Generation Z: What are they and what might that mean for education? A pilot study in Belgium and Suriname.

Virtual Paper ID: 56424
  1. aaa
    Koen DePryck
    Institute of Knowledge Management
  2. Ward Aldelhof
    van Veldeke
  3. Ilse Wambacq
    Montclair State University
  4. Freya Konings
    van Veldeke
  5. Jerry Oldenstam
    Ewald P. Meyer Lyceum
  6. Nele Adriaenssens
    van Veldeke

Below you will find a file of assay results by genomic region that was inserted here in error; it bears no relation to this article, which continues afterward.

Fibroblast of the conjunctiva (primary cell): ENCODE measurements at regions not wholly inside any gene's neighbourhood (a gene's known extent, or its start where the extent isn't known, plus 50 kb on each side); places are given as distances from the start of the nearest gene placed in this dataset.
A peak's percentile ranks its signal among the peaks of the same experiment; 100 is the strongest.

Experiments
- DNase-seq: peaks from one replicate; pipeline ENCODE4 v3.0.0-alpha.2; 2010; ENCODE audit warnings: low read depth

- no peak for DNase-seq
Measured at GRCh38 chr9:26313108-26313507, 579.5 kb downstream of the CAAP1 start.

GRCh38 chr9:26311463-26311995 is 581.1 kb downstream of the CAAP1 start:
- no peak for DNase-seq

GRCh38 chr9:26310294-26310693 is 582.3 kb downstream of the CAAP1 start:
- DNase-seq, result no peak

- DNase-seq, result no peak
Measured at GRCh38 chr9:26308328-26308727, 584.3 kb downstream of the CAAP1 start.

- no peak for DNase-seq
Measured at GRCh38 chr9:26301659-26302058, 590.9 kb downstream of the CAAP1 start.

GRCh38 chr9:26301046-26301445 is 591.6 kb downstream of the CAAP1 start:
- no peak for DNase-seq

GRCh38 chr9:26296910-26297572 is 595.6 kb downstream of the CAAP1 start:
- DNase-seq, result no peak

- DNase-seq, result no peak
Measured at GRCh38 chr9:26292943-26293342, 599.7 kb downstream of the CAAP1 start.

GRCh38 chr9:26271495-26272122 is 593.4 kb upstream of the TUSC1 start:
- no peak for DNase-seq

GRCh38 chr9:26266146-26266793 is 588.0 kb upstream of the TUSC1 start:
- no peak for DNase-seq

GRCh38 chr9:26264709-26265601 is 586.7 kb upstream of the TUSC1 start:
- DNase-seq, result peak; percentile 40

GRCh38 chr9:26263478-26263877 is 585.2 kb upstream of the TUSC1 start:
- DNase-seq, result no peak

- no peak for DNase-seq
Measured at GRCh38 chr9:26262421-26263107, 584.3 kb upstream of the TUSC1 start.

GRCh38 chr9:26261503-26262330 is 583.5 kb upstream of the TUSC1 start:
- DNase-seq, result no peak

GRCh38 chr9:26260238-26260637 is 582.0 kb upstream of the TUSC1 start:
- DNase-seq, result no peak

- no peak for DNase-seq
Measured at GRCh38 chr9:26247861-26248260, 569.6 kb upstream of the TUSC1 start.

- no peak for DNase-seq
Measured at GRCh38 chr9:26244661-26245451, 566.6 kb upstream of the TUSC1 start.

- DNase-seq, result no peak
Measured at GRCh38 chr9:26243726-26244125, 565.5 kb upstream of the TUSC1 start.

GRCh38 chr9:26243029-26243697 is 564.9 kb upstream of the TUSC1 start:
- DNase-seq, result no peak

Abstract: Based on marketing research, Generation Z (born roughly between 1995 and 2012) is hyped as different from previous generations (generations Y and before). They are, for example, often labelled ‘digital natives,’ (which scares especially older teachers). Based on 10 years of interviews and trendwatching, Ahlers J. and R. Boenders (2019) draft a profile of Generation Z. Our research focusses on the extent to which GenZ recognizes itself in that profile. Our findings, based on a survey (n=265) which was co-designed with upper secondary school learners (belonging to GenZ) and piloted in Flanders (Belgium) and Suriname suggest that GenZ is not a monolithic block. For example gender, subgroup (based on year of birth) and country of residence (Suriname or Belgium) had significant effects on aspects of the GenZ profile. High-quality education for GenZ is most certainly not just a matter of plugging in more ICT. But a redesign is called for: respondents listed academic outcomes third in a list of important things in their lives, after love and friends. At the same time only 4,69% of GenZ respondents included teachers in the people they admired and were influenced by.

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